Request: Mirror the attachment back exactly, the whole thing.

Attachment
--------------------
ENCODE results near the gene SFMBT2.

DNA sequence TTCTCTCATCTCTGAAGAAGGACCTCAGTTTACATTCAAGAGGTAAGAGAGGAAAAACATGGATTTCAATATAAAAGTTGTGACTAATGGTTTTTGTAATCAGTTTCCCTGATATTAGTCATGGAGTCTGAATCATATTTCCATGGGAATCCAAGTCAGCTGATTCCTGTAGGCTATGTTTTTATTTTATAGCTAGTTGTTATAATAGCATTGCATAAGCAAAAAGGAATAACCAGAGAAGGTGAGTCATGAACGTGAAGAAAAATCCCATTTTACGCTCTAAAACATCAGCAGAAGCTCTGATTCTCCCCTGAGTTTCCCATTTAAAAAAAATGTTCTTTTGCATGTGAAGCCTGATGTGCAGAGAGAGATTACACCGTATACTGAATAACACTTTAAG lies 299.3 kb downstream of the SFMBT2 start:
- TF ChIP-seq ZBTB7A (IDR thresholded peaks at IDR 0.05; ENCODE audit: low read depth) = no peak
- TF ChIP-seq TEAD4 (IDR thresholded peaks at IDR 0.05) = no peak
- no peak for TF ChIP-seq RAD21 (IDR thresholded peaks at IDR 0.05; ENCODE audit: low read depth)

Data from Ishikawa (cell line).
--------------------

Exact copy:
ENCODE results near the gene SFMBT2.

DNA sequence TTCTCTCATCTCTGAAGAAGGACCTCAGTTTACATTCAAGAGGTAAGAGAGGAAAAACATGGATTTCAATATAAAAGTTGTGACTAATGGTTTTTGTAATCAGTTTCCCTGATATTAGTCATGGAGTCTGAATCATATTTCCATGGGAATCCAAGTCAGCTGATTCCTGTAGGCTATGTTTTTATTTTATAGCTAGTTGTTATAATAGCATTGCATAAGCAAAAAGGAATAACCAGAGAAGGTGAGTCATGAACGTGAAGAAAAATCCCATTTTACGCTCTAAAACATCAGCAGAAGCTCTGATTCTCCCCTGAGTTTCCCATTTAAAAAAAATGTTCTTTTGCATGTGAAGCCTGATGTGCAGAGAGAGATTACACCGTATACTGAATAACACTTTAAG lies 299.3 kb downstream of the SFMBT2 start:
- TF ChIP-seq ZBTB7A (IDR thresholded peaks at IDR 0.05; ENCODE audit: low read depth) = no peak
- TF ChIP-seq TEAD4 (IDR thresholded peaks at IDR 0.05) = no peak
- no peak for TF ChIP-seq RAD21 (IDR thresholded peaks at IDR 0.05; ENCODE audit: low read depth)

Data from Ishikawa (cell line).